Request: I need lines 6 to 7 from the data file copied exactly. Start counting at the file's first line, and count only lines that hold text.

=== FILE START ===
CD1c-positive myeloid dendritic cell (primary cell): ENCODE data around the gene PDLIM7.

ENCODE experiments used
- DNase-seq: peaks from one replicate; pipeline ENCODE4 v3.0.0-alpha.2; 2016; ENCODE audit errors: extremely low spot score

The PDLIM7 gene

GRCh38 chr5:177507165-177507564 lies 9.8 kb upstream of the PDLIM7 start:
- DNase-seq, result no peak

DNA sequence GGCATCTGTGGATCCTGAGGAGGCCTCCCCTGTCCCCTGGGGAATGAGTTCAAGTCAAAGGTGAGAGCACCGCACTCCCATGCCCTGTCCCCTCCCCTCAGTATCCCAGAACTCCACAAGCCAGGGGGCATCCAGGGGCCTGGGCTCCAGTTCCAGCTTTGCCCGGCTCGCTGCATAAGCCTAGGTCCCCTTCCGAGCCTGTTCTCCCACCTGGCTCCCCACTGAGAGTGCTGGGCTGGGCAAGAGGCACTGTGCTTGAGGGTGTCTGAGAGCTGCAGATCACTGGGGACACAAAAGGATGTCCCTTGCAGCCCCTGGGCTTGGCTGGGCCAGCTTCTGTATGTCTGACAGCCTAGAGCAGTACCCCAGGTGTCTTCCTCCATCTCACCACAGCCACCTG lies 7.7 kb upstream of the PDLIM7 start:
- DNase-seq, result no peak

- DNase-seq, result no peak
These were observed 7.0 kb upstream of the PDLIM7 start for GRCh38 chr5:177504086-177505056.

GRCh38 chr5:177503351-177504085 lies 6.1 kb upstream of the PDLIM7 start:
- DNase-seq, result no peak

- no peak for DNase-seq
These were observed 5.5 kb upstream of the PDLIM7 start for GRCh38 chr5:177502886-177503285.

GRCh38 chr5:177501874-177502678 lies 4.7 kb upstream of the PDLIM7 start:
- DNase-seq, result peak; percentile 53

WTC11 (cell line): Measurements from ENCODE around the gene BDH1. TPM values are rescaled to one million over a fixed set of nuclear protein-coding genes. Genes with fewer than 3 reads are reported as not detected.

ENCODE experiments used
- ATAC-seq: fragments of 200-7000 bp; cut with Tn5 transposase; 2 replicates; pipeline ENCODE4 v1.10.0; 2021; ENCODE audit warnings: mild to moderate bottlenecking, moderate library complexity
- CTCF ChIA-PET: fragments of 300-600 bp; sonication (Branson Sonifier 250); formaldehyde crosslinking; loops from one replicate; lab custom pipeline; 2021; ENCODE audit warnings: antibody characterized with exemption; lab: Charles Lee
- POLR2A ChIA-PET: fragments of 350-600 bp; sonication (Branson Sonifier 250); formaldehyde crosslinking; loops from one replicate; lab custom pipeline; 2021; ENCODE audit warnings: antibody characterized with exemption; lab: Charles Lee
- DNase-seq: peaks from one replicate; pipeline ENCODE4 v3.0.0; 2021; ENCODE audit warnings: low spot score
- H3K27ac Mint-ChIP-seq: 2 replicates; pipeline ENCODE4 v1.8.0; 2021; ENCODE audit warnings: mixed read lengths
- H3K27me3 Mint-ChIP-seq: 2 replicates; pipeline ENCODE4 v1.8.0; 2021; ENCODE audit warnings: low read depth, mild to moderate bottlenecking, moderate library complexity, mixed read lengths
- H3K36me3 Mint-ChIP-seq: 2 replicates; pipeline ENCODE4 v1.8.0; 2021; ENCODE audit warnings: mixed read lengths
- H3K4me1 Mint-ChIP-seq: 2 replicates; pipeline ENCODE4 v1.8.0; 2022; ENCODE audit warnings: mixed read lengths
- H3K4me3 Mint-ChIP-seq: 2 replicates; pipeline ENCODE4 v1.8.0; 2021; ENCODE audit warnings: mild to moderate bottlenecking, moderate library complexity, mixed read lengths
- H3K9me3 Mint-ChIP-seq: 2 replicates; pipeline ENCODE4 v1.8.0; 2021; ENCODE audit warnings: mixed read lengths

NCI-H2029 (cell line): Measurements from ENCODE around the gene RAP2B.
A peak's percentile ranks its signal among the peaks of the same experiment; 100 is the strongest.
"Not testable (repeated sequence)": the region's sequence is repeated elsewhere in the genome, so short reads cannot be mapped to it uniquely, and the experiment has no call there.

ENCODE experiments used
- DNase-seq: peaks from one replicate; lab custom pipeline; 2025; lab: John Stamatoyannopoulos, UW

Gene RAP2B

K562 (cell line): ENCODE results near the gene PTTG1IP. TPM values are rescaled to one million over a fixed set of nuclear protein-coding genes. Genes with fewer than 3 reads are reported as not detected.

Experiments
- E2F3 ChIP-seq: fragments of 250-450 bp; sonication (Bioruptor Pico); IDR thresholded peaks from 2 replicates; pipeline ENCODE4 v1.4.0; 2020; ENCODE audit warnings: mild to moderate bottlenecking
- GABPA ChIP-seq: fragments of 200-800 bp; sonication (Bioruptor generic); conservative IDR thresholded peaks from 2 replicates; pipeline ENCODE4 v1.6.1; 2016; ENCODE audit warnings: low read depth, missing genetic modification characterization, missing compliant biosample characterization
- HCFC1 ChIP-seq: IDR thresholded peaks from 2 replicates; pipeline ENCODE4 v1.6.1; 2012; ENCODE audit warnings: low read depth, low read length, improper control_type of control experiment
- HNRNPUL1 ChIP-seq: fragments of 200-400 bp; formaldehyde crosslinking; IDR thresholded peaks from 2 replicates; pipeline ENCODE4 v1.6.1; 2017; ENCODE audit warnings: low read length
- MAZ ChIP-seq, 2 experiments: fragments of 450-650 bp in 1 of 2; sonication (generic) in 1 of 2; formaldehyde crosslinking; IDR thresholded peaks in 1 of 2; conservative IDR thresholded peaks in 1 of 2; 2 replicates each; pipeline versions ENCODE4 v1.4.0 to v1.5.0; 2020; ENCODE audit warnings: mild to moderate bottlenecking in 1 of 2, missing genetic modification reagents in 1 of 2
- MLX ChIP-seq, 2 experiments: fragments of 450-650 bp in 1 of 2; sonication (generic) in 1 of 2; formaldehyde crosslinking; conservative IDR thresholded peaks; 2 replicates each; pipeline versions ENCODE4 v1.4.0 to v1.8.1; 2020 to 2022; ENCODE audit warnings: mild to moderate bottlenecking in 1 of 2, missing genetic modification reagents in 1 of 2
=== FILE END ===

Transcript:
- DNase-seq, result no peak

DNA sequence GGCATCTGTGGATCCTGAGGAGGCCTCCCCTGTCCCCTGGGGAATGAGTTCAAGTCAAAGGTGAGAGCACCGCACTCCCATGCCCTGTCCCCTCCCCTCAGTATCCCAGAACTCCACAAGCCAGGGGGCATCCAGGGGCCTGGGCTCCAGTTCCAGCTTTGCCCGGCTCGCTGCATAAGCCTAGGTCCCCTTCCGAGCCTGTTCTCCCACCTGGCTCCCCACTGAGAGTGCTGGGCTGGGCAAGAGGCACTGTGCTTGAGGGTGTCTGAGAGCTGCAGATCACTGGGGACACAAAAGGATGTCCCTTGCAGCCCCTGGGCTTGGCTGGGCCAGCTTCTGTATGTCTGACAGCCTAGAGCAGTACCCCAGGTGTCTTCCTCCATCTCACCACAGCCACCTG lies 7.7 kb upstream of the PDLIM7 start: